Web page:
Shell Energy Broadband is provided via TalkTalk's wholesale network and they also resell full fibre broadband via Openreach.
Hyperoptic have recently passed over 1.15 million premises as they begin connecting individual homes to their network after focusing for several years on apartment blocks and social housing schemes.
While the provider has limited availability, they operate nationwide and are active in 64 towns and cities across the UK. They also have current plans to continue their expansion to 2 million premises.
According to their latest financial report published in June 2022, the provider had 224,080 customers and a take-up rate of almost 30%.
This means they've likely now acquired a customer base of approximately 345,000, and a market share of 1.2%.
Hyperoptic have marketed themselves as a fairer provider, and are one of the few remaining to still offer fixed prices. They've championed an end to above inflation mid-contract price rises since the start of 2022, which helped win them the 2023 Choose Broadband Fair Terms award.
KCOM, formally known as Kingston Communications, are the incumbent provider for Hull, the only city in the UK not covered by BT Openreach.
As of 2023, KCOM has 149,100 fixed-line broadband customers, giving them a market share of around 0.5%. However, KCOM are mainly only available in Hull, with the provider only beginning to expand their network in the last few years.
KCOM's full fibre network currently reaches 277,000 premises, and they are now expanding outside of Hull into areas across Yorkshire and Lincoln. In 2022, they added 28,000 premises to their network in a further 20 towns and villages.
While the provider no longer has a complete monopoly in Hull, there is still little competition in the area, which is something Ofcom are keeping an eye on.
However, for now, they may be the only provider for many households in Hull, and as the Universal Service Provider for the area, they have more market power than their relatively small subscriber base suggests.
Community Fibre are a dedicated London provider, but one of the largest independent full fibre networks, covering 932,000 premises in the capital.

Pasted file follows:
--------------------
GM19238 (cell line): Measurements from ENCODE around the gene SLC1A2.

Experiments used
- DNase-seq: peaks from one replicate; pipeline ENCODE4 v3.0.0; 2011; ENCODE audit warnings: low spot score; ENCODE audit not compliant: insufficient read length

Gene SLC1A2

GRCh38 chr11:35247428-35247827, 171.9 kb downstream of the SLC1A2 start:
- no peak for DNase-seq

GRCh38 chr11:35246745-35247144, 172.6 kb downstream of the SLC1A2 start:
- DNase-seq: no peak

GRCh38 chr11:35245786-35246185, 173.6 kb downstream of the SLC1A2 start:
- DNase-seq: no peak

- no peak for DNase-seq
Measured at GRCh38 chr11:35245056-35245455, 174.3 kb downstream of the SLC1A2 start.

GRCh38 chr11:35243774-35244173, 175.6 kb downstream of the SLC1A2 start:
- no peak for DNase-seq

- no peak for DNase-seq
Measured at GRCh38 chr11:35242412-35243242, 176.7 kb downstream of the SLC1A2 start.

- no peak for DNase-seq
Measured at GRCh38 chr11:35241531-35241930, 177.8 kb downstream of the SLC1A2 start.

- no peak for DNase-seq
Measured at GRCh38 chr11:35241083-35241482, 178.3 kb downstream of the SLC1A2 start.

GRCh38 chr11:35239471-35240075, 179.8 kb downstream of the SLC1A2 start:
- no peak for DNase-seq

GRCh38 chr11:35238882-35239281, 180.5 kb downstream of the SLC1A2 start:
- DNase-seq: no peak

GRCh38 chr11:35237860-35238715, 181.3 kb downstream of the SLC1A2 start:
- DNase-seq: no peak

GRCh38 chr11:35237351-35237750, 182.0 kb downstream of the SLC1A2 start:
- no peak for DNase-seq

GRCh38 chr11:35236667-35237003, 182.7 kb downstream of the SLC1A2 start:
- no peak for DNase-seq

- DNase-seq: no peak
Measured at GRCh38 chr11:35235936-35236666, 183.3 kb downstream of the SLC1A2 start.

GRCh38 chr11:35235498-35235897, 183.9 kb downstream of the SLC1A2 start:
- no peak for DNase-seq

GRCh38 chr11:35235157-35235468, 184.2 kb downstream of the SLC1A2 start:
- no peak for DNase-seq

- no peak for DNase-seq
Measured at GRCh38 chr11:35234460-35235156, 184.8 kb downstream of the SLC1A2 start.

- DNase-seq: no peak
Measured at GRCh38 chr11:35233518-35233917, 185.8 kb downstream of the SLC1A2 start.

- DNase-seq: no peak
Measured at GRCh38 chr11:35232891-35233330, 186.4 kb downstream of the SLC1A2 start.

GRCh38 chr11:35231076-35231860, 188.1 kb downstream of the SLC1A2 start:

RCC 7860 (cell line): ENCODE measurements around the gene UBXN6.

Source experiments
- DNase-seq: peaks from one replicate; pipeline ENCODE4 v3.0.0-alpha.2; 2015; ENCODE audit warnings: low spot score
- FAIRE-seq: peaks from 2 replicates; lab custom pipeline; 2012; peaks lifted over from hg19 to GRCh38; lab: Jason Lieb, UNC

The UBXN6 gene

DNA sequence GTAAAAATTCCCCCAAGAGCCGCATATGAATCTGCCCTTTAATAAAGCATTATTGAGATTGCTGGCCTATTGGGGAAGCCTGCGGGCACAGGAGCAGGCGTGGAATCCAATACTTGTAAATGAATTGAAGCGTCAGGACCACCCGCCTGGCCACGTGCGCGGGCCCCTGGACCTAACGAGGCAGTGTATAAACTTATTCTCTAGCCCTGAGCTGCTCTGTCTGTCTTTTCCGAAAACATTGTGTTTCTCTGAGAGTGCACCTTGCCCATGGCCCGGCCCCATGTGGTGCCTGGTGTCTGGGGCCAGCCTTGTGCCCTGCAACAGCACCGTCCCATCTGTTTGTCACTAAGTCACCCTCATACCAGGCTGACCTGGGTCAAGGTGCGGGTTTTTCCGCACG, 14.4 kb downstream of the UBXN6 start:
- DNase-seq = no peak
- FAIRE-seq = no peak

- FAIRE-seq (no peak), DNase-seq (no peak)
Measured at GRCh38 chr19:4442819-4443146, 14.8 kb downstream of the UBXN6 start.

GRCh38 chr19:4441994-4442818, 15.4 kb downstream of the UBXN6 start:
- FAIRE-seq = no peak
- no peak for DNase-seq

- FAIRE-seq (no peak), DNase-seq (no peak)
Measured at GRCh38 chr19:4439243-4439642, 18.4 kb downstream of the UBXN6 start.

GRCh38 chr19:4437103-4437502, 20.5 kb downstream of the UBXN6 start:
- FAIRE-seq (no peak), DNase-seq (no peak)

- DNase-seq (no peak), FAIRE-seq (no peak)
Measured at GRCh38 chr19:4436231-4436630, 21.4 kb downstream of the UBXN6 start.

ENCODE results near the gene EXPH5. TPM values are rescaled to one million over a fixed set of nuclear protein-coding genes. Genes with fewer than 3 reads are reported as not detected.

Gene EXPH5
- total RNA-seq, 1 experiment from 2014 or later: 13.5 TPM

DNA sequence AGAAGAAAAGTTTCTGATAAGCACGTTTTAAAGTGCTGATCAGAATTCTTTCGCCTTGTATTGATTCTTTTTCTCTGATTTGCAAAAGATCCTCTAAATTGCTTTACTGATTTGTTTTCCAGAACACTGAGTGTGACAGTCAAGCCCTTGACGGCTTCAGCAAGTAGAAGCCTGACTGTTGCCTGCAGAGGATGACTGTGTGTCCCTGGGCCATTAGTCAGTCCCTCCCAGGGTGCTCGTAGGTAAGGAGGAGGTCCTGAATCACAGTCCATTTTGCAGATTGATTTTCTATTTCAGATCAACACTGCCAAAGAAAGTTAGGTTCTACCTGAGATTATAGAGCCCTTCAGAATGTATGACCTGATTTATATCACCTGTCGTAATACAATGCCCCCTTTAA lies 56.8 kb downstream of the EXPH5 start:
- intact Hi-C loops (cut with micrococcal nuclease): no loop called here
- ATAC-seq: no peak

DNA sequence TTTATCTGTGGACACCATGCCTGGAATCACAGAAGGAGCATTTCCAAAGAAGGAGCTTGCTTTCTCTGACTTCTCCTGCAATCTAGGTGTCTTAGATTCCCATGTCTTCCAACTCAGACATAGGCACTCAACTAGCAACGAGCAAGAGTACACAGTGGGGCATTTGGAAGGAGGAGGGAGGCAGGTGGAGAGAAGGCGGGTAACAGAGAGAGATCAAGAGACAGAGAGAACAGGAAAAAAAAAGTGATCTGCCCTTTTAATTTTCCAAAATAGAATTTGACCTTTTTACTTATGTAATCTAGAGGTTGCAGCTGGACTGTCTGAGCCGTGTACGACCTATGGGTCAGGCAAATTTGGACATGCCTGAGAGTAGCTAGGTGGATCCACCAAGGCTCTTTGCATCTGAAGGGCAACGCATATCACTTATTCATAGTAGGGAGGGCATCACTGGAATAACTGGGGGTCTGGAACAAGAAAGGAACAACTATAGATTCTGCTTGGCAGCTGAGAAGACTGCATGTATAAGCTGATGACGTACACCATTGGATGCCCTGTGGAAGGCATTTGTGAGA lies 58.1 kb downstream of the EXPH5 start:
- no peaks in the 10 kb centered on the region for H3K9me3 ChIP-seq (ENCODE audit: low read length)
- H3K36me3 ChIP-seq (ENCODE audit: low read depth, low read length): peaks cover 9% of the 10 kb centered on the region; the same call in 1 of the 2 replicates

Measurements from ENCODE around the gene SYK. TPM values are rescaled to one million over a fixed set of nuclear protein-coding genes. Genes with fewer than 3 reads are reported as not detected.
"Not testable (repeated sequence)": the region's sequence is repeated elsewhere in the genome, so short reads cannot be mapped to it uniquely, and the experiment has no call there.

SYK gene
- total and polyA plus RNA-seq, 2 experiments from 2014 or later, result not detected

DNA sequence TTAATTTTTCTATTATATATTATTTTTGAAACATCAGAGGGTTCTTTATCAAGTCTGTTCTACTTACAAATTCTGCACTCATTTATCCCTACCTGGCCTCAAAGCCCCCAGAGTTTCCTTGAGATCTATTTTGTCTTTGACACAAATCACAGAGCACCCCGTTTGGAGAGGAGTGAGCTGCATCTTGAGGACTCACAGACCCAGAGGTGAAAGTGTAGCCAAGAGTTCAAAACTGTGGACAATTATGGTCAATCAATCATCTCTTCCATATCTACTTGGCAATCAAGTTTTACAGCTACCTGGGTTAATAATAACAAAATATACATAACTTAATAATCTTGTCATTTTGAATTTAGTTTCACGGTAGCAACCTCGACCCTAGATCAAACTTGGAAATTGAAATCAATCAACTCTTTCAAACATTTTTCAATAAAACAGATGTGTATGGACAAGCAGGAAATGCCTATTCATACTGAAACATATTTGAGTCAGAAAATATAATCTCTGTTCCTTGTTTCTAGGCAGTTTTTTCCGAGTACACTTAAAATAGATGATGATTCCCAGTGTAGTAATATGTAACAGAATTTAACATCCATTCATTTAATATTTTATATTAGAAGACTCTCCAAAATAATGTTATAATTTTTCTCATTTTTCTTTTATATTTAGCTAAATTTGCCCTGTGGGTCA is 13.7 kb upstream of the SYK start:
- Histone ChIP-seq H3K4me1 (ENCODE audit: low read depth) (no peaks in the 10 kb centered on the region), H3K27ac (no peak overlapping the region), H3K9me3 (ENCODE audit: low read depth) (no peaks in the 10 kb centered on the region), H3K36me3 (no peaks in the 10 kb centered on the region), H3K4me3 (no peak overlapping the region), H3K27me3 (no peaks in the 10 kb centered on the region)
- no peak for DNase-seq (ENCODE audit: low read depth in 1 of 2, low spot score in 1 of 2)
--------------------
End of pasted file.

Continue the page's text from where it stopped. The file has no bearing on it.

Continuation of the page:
The provider has a take-up rate of around 16%, and a customer base of approximately 149,000, giving them a market share of around 0.5%.
Community Fibre operate their own full fibre to the premises network with average download speeds of up to 920Mb, and even 3Gb per second in some areas.
The provider is one of the most affordable options in London, as well as one of the fastest. They also mark themselves out by some fair terms including a 60-day satisfaction guarantee and limited out of contract price rises of just £2.
Zen Internet are a well-known broadband provider for their commitment to excellent customer service and ethical credentials. They have around 100,000 customers across the UK, although this figure includes both retail and business customers.
With a market share of around 0.35%, the provider is too small to be included in Ofcom's research and complaint figures. Yet, the provider has strong performance on Trustpilot, is a certified BCorp organisation, and is frequently recommended by Which?.
Zen offer both fibre to the cabinet and fibre to the premises broadband via Openreach and CityFibre networks.
As of 2023, they have 70,000 customers and have passed 380,000 premises. The provider boasts a 90% coverage figure in underserved areas, and their take-up rate is 18%.
Overall, Gigaclear have a market share of 0.25%, but they're the largest dedicated rural provider, having connected over 250 communities so far.
Summary: the big four have growing challengers
While the big four looks set to retain their market dominance for the foreseeable future, we shouldn't overlook the fact that the market share of three of these providers has been steadily decreasing over recent years.
Smaller providers, particularly Vodafone, Shell Energy Broadband, and independent networks like Hyperoptic and Community Fibre, continue to steadily grow their customer bases.
In addition, we've also seen in recent reports, how altnets are investing more money into the full fibre rollout than the larger networks of both BT Openreach and Virgin Media, suggesting more providers will start taking market share as customers move away from legacy copper and fibre to the cabinet connections.